Preheat oven to 350° Fahrenheit. Roll each dough half on parchment paper into about a 15×10-inch rectangle. Using a sharp knife, score free-form building and rooftop shapes (or use templates) on each sheet of dough without cutting through dough. Using a cookie cutter, cut out trees. Transfer each parchment sheet of dough to a 15×10-inch baking pan. Remove excess dough scraps. Using a straight edge or knife, add brick and window scores without cutting completely through dough.

Bake 10 minutes. Remove from oven. Carefully cut along scored lines of building and roof shapes. Bake 10 minutes more or until firm. Remove from oven. Cook completely on a wire rack. Separate gingerbread pieces.

Sprinkle powdered sugar over cookies and gently rub in. Cover with waxed paper and let stand for 30 minutes or up to 24 hours. Arrange cookies in 2-gallon glass container filled with 2 to 3 inches of granulated sugar to help stabilize cookies.

Wheatgrass Pots

IMG_0800“Grass” and “pot” in one blog title—I’m just asking for some serious ribbing from my offspring with this post. But the teasing will be worth it, cause I love these charming little winter wheatgrass table toppers. The first image shows grass seeds that were grown indoors for 2 weeks, and have been trimmed once to even out the wheatgrass growth. Before I show other photos, let me give you instructions for growing these. It’s not hard, but you have to plan ahead a couple weeks if you want these on your table for a specific event. Some people love to have wheatgrass on hand to throw in smoothies, or to juice and drink just plain. My reason for growing it was for the pop of bright green on the table, and not for nutritional benefits. I don’t think my husband would tolerate me putting grass in his food. If he knew, that is.

For wheatgrass pots

Terra cotta pots
(I used 5″ azalea or orchid pots, which are more squat than other pots, and give more surface area for growing grass.)
Terra cotta saucers to fit pots
Potting soil (with peat moss and vermiculite, etc.)
Winter wheatgrass seeds
Large clear plastic bags
Twist ties

Loosely cover hole in bottom of terra cotta pot with a stone or shard of broken pot. This will keep the dirt from leaking out when watering the pots. Add dirt to pot to about 1-inch from top. Sprinkle generous amount of seeds onto dirt, covering 75-85% of surface. You do not want area completely covered with seeds or they will choke each other out. But a decent amount of seed is needed, or the grown grass will be sparse. Top the seeds with a sprinkling of dirt, just enough to cover the seeds, about 1/4-inch.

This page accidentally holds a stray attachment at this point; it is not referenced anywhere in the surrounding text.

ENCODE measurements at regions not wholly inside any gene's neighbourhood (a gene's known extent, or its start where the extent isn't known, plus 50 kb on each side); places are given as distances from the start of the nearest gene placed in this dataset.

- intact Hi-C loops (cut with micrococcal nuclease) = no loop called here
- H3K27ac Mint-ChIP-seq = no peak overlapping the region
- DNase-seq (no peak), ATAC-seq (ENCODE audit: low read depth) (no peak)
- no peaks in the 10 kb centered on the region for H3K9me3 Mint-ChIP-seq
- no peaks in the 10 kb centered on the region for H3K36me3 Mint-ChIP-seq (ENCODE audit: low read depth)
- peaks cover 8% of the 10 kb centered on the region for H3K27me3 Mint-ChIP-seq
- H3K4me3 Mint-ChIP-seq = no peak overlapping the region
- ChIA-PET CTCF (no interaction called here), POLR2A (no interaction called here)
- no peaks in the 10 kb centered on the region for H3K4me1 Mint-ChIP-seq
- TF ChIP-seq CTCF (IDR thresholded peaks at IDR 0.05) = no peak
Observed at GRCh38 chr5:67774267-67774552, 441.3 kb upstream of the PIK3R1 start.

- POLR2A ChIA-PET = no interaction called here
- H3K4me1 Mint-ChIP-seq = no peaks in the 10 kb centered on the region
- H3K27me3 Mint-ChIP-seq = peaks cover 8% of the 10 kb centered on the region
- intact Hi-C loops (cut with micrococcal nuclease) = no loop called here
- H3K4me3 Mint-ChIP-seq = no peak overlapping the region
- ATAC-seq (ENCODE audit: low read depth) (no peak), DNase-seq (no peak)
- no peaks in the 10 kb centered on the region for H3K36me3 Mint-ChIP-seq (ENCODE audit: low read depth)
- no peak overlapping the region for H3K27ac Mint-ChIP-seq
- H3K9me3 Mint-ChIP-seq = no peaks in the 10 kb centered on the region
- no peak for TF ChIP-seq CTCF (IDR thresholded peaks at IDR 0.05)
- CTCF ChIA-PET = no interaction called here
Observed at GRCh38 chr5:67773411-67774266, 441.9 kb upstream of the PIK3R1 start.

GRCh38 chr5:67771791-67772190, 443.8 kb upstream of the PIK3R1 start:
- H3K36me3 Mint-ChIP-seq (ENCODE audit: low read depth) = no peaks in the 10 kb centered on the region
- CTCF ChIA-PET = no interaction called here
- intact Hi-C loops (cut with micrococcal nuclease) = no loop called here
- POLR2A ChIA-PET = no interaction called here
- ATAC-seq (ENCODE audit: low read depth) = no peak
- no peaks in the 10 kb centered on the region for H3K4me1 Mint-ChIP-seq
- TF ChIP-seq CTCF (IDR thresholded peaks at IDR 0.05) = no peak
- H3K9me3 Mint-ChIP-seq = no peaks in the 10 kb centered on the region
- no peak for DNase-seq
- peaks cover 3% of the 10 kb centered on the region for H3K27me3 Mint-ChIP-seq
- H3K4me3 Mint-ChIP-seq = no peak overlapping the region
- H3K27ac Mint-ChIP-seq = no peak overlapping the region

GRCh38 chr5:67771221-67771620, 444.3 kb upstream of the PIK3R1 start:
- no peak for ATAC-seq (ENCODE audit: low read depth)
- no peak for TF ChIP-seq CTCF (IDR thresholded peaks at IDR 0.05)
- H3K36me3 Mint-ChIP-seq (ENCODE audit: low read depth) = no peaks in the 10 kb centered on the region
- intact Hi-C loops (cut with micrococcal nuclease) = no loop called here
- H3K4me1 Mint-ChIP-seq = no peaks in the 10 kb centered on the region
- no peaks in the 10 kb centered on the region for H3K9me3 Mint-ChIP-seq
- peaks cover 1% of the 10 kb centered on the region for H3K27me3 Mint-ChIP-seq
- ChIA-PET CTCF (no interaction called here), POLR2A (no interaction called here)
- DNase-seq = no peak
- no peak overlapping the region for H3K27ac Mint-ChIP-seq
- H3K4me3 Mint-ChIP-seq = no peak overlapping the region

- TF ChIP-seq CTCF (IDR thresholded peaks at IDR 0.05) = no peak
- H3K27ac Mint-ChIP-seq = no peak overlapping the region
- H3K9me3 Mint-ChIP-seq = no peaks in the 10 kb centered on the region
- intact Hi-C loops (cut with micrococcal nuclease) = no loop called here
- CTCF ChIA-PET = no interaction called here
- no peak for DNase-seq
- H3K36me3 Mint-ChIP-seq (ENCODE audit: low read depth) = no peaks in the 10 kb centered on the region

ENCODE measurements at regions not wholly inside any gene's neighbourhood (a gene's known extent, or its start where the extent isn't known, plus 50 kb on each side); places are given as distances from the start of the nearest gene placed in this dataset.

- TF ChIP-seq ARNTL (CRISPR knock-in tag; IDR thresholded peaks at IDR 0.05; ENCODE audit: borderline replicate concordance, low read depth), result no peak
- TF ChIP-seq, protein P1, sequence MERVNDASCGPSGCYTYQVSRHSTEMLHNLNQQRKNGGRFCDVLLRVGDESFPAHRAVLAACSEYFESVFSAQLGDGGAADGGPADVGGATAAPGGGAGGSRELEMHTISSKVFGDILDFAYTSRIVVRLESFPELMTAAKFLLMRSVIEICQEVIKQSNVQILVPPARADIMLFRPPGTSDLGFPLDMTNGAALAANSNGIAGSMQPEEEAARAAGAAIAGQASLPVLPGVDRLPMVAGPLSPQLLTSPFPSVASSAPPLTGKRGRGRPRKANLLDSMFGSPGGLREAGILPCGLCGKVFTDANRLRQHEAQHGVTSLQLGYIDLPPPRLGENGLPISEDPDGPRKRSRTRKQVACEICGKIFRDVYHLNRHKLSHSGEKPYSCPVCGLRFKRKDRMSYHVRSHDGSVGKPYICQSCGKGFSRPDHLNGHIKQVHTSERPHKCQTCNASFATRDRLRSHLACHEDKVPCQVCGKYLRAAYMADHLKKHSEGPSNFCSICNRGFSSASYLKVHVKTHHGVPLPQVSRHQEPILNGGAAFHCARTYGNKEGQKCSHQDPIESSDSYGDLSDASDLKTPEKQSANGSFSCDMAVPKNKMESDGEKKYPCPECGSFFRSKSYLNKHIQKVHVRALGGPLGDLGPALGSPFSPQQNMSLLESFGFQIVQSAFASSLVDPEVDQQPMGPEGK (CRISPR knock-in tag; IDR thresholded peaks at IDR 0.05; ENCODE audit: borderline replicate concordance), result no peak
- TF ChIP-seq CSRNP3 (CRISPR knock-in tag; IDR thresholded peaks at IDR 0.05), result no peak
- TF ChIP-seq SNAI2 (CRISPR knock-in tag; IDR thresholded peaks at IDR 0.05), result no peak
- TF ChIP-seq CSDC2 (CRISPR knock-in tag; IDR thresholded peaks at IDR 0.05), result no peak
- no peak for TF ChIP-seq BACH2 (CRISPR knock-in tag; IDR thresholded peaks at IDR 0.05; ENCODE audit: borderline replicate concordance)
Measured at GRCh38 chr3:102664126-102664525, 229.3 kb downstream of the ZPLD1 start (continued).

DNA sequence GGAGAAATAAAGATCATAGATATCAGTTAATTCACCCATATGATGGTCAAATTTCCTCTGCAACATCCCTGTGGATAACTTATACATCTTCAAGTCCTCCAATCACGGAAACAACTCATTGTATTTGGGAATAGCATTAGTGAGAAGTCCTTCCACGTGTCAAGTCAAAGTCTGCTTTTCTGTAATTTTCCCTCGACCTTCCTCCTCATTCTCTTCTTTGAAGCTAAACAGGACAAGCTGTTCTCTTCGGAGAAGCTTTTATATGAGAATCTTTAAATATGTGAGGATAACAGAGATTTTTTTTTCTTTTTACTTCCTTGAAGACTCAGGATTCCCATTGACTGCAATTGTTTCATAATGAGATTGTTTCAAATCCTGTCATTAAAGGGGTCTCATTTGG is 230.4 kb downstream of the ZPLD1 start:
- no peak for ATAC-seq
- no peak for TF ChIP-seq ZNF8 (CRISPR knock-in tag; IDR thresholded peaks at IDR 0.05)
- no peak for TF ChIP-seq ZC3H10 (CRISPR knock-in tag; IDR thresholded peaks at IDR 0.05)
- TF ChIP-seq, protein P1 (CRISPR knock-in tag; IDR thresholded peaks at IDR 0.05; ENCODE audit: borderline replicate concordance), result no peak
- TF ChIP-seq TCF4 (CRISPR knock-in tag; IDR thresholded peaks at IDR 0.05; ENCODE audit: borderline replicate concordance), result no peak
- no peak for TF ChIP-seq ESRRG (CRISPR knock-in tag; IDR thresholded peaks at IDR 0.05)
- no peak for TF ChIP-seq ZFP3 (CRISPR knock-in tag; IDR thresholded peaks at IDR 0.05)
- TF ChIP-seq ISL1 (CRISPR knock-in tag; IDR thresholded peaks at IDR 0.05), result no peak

IMG_0734Water the pots and let them drain in the sink for a bit. Put pots on saucers, then fit clear plastic bag over top of pot and saucer, fill with air, and secure bag with twist tie. Make sure bag is loose to allow for sprouting of grass. Place in sunny spot. Bag will create a mini-terrarium, and these will not need water until the grass is a few inches long, about 7-10 days.

Condensation will form on the top of the plastic, as you can see in the photo. (You can’t really see it, but the grass seed has sprouted and is almost ready to be uncovered.) Once most of the wheatgrass has sprouted and is about 3-inches tall, you can uncover the pots and leave them in a sunny spot to continue filling out. At about 14 days you will probably want to trim the grass evenly. This is the point the pots should be ready for displaying on your table or counter top. Water the pots every couple of days, when the dirt feels dry on top. The grass tends to start dying off about 4 weeks after seeds were started, probably because it gets root-bound in small containers.

Once your grass is grown, you can jazz these up a bit. The first time I grew wheatgrass was for my son’s wedding. We grew a couple dozen 8.5″ pots of grass indoors, and used them on the tables at his summer wedding reception. My daughter-in-law hand-lettered numbers onto cute little signs to stick in each pot, but I don’t seem to have a picture of the finished product. (In know, I know…bad mother-in-law!) Oh, they were darling! And they fit our frugal-wedding budget—roughly $5 per centerpiece.

Then I grew these one spring when my youngest son was drumming up clients for his lawn mowing business. I made signs that said, “Mitchell won’t KEEP OFF THE GRASS. He’s ready to mow your lawn for you…” with his contact information at bottom. I cut out the signs and glued them to corrugate (one of my favorite crafting materials), and stuck a bamboo skewer in the signs. (You have to be sure the channels for the corrugate are running straight up and down on the signs in order for the skewer system to work, so double-check corrugate direction before gluing the signs down. Learned that the hard way.) We brought these to his current clients, and those who had expressed interest in his services. I’m sure these—as well as his magnetic personality—helped secure a couple extra clients that year.

The versatility of the sign-on-a-stick is shown in other pictures. There’s an example of a birthday party centerpiece using the three little pots, breaking up “birth” and “day,” because after all, you are celebrating the day of one’s birth, right? You could also do a sign with a poetic saying like the Maya Angelou quote here, “Try to be a rainbow in someone’s cloud.” I personally couldn’t get away with this. There’s too much testosterone around my table for me to indulge in feminine whimsy. But go ahead and try an idea like this in YOUR home!